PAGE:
Next one (if I do make one) will have more even groove configurations. I might try to find a 1/4" end mill with a long enough LOC to use. With the plate being 1" thick at the start, the grooves are 3/4" deep. I also machined off the exposed part of the brass fitting, and then recessed it a bit. All in the effort to promote better draining. IME, the larger base is a big help compared with the smaller one they sell. I might even make version 2 a full 12" wide. The only 'issue' with that is fixturing the plate in order to drill the hole that's parallel with the top surface. You need to stand the plate on it's end, so that's about 6" off the vise bed. Milling vise jaws are less than 2" tall, so there was about 6" sticking up in the air. I simply used some more (thick) aluminum I have on hand to stabilize the piece. Used a couple of Kant-Twist clamps to hold it all together and drilling was easy. Of course, I broke the tap on one of the rear screw holes I made. Luckily, I had another tap of the same size to use. Version 2 will also ditch the metric screw sizes (from the hardware from Tapcooler) for SAE sizes. Instead of farking metric M4 screws, I'll use either an 8-32 or 10-32 to secure the clamp bar. If I need to use screws in the back, I could just use some of the 1/4-28 [set screws] I have on hand. Or one of the other sizes I have. IME, metric SUCKS for drilling and tapping holes. It's pretty difficult to find the proper drill size for metric screws. Where it's crazy easy to find the correct drill size for SAE/Standard screw sizes. For metric, you have to go with "that's close enough).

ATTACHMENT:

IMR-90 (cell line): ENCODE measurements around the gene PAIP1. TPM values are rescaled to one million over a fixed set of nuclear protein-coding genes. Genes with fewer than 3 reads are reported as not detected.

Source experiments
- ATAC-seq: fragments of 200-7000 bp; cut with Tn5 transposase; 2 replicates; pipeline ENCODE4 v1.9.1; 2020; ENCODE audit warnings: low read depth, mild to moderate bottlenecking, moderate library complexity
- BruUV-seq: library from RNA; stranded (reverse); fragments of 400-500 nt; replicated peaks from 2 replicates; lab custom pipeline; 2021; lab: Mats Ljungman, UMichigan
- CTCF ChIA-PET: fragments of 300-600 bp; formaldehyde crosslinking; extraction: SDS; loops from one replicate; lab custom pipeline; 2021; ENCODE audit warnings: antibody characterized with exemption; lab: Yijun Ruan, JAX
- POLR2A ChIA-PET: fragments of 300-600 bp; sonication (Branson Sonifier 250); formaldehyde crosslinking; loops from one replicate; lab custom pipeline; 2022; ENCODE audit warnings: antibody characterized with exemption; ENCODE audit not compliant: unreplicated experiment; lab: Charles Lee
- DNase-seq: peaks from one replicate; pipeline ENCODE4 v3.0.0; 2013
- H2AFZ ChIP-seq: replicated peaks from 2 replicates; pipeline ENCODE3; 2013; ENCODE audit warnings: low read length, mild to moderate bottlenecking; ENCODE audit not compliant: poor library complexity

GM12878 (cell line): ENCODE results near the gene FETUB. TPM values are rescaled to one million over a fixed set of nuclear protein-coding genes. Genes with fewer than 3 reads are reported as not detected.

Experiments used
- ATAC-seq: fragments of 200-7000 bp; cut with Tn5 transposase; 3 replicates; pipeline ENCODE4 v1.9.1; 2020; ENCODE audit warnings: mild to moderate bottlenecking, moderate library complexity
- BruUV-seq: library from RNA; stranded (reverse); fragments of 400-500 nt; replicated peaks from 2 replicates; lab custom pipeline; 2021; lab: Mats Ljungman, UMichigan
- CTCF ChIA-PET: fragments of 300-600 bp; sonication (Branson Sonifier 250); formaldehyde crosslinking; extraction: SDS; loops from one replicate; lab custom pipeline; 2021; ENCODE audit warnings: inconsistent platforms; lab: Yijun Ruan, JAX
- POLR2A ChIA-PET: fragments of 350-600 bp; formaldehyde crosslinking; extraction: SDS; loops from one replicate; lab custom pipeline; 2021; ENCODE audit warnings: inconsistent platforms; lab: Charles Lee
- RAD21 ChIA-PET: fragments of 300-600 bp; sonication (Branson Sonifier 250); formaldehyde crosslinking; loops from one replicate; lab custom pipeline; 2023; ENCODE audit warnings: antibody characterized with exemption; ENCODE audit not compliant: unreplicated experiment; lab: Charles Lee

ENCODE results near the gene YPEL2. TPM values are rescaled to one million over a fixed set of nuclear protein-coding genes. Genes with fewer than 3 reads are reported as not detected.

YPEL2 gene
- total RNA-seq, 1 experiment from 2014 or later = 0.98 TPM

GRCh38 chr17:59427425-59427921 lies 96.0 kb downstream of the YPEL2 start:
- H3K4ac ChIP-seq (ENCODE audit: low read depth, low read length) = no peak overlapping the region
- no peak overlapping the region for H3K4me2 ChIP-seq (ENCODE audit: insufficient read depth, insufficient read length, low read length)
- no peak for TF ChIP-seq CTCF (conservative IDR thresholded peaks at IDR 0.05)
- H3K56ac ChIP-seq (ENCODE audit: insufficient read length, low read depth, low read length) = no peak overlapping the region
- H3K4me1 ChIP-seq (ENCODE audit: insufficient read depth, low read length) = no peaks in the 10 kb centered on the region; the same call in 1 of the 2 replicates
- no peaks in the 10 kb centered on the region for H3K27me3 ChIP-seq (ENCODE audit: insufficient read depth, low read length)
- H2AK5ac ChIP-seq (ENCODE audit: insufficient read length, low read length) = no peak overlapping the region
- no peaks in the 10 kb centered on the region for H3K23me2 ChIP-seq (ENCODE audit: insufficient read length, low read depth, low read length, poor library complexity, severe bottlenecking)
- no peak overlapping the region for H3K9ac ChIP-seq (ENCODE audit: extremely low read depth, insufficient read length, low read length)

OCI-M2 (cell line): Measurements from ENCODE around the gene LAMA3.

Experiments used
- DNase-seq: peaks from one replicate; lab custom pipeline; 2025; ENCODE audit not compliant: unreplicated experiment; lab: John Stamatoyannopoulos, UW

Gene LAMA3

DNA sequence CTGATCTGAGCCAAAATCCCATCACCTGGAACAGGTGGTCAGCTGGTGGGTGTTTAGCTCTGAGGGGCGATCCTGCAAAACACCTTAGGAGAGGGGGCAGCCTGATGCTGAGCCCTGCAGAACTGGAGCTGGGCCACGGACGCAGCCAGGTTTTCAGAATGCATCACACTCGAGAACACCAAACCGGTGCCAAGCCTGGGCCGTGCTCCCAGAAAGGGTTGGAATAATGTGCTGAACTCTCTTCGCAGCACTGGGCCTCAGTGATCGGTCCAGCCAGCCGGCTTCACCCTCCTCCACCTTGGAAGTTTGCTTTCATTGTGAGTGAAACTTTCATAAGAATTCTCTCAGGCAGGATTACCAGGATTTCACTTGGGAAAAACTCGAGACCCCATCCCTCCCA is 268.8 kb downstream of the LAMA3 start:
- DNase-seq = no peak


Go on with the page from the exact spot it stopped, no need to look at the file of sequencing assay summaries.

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This looks cool, but it is completely out of context so I am totally lost on the application. Can you upload come photos of your entire mobile canning cart for reference? Please?
 
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Golddiggie

Golddiggie

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Here's a couple of pictures in it's "resting" position. ;)
PXL_20210909_160056601.jpg

PXL_20210909_160130295.jpg


I place containers behind the Tapcooler for both cans and lids. The containers are partially filled with Starsan. I roll the cans in it before removing (draining inverted) and filling them. Lids are separated from each other in the container of Starsan so that they get a proper soak. This has worked well for me so far. I might be looking to get a different can filler over the next 12 months, but haven't decided on what to get. Mostly because of the costs of other stationary models. I like how the Tapcooler is [essentially] a sealed filling setup.

IMO, it's pretty crappy that it doesn't appear you can actually GET this configuration anymore. I'm not seeing the part that the Tapcooler fits into (that goes to the clamp) offered now. Or at least not with the seller I bought it from. If the maker is not offering that anymore, that's a bad move. Since not everyone wants to use the filler mounted to a wall/fridge/keezer/etc.